Online mikeselectricstuff

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Re: Flir E4 Thermal imaging camera teardown
« Reply #103 on: October 24, 2013, 09:38:58 am »
This looks useful http://carolos.za.net/software.html
Quote
   

ABOUT ChARMeD:
ChARMeD is a Windows Mobile / Pocket PC /  Win CE (for ARM CPUs) Disassembler and Assembler

The name ChARMeD stands for:
  Carolo's Hexadecimal ARM Editor and Disassembler

FEATURES:

·    Disassemble a Windows CE Executable for ARM CPUs.
·    Assemble instructions in ARM Assembler.
·    Upload modified file to Windows CE Device.

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Online mikeselectricstuff

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Re: Flir E4 Thermal imaging camera teardown
« Reply #104 on: October 24, 2013, 10:09:57 am »
Rats! ChARMed doesn't seem to understand this flavour of ARM... Anyone have access to a full version of IDA PRO?
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Offline BravoV

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Re: Flir E4 Thermal imaging camera teardown
« Reply #105 on: October 24, 2013, 10:20:30 am »
I am fairly convinced there is a secret menu that allows access to this setting without needing to access the serial port, probably a a magic key combination.

Not an expert, thinking of that since now there is a possibly working dis-assembler + with that believe, maybe it might be a time saver to focus only at the IO related routines/code section than handles the keys and it's keys lookup table ?  :-//

Offline equinoxe

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Re: Flir E4 Thermal imaging camera teardown
« Reply #106 on: October 24, 2013, 10:42:09 am »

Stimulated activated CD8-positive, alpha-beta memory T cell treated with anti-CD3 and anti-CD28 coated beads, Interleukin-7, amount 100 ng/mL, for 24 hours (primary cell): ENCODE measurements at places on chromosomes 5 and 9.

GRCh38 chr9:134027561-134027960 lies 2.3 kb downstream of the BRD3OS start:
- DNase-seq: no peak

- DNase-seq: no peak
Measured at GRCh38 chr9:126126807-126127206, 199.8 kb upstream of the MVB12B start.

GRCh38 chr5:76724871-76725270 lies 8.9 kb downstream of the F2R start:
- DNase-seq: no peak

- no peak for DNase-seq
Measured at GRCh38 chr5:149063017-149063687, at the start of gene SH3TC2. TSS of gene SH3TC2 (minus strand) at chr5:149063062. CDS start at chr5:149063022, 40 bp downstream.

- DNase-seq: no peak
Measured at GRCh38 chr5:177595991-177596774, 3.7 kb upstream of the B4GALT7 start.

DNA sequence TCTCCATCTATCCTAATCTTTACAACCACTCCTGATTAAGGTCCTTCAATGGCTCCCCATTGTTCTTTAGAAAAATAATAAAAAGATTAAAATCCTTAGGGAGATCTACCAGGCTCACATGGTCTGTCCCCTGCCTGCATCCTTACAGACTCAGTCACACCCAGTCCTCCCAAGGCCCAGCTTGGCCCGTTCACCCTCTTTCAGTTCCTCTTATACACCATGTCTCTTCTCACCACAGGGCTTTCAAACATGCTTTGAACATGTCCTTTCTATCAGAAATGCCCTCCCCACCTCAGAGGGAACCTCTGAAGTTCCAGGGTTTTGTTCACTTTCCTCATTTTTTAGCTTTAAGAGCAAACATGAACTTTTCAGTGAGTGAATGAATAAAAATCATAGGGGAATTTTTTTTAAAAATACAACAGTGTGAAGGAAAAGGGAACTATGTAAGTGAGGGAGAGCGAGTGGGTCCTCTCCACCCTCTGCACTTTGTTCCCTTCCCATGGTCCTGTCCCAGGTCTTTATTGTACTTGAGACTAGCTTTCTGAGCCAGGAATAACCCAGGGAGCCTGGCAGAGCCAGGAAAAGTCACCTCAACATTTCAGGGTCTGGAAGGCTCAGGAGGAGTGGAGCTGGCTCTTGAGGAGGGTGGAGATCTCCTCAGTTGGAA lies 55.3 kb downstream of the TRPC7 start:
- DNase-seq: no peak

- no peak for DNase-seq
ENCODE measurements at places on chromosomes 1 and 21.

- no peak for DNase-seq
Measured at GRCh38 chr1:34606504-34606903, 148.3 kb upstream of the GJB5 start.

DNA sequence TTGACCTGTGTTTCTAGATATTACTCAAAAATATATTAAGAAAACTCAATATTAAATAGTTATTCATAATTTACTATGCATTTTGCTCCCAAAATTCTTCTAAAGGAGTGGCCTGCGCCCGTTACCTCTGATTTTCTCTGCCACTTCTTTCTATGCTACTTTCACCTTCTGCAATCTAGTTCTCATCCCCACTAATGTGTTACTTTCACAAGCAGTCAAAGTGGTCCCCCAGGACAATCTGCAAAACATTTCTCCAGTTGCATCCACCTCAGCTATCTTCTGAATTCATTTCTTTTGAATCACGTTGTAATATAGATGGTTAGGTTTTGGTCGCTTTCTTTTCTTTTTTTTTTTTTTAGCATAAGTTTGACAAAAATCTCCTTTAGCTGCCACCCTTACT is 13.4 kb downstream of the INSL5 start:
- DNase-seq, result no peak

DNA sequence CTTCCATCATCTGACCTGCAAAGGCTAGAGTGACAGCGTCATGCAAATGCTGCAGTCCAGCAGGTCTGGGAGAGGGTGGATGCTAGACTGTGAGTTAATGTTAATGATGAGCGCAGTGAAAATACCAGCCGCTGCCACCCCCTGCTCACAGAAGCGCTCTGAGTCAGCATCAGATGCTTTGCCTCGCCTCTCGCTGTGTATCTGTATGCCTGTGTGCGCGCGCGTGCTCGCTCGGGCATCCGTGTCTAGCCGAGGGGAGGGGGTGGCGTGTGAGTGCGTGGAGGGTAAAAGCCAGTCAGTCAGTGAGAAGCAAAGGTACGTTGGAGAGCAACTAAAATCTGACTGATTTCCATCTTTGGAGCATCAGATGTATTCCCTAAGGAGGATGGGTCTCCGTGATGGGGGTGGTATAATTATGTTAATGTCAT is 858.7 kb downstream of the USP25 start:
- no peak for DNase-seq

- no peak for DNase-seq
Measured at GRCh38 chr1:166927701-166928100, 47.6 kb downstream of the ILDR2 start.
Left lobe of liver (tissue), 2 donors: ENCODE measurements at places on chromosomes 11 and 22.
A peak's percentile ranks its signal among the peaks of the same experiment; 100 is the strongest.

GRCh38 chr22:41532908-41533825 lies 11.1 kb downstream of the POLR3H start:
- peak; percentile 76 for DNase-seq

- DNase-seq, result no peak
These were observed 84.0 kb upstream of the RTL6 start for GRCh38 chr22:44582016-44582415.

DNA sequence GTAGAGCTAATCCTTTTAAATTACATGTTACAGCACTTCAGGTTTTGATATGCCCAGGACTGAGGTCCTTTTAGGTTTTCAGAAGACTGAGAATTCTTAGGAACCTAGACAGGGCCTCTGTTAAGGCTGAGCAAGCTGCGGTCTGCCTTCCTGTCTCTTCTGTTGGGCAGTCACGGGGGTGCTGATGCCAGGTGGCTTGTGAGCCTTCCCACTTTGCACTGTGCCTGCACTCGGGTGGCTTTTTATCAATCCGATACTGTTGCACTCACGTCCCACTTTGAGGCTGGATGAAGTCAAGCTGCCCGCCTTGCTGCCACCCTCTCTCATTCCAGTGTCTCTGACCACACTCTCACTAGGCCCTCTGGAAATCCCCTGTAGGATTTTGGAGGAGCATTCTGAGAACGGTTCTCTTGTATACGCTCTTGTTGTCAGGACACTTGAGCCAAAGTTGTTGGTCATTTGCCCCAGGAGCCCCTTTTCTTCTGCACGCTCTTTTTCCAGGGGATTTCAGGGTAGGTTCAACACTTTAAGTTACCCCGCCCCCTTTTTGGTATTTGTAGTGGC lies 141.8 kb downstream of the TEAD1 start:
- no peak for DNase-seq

Rats! ChARMed doesn't seem to understand this flavour of ARM... Anyone have access to a full version of IDA PRO?

Jups, I have an old IDA Pro 6.2.1 running on my Mac and I found an even older 6.1.0 on my windows laptop.
Not that I am anywhere good at disassembling ARM code, but drop me a PM with a link to these files and I'll give it a shot.

Regards,

EqX
 

Online mikeselectricstuff

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Re: Flir E4 Thermal imaging camera teardown
« Reply #107 on: October 24, 2013, 11:21:56 am »
 I think I've now worked out all the I2C devices :
0x92 Temperature sensor
0xD0 Realtime clock
0xAE EEPROM
0xAA BQ27510 battery manager

Only just figured out the last one as the device marking was only a partial number. This has the capability of hiding data so not impossible that it might be involved in more than battery management  - not looked at what it's reading from it & when yet.

The visible camera will also have an I2C interface but it's not directly connected to the main I2C bus - may be via a level shifter as these modules are usually on 1.8v levels, or on a different bus.
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Offline amyk

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Re: Flir E4 Thermal imaging camera teardown
« Reply #108 on: October 24, 2013, 11:39:50 am »
Rats! ChARMed doesn't seem to understand this flavour of ARM... Anyone have access to a full version of IDA PRO?
It's a mix of Thumb mode and regular. ChARMed only supports regular ARM.

Anyway I took a look with an old version of IDA (not all ARM instructions supported so there's valid code mixed with bits of rubbish) and it looks like it might be reading resolution etc. from the sensor itself over I2C...
 

Offline nitroxide

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Re: Flir E4 Thermal imaging camera teardown
« Reply #109 on: October 24, 2013, 11:45:36 am »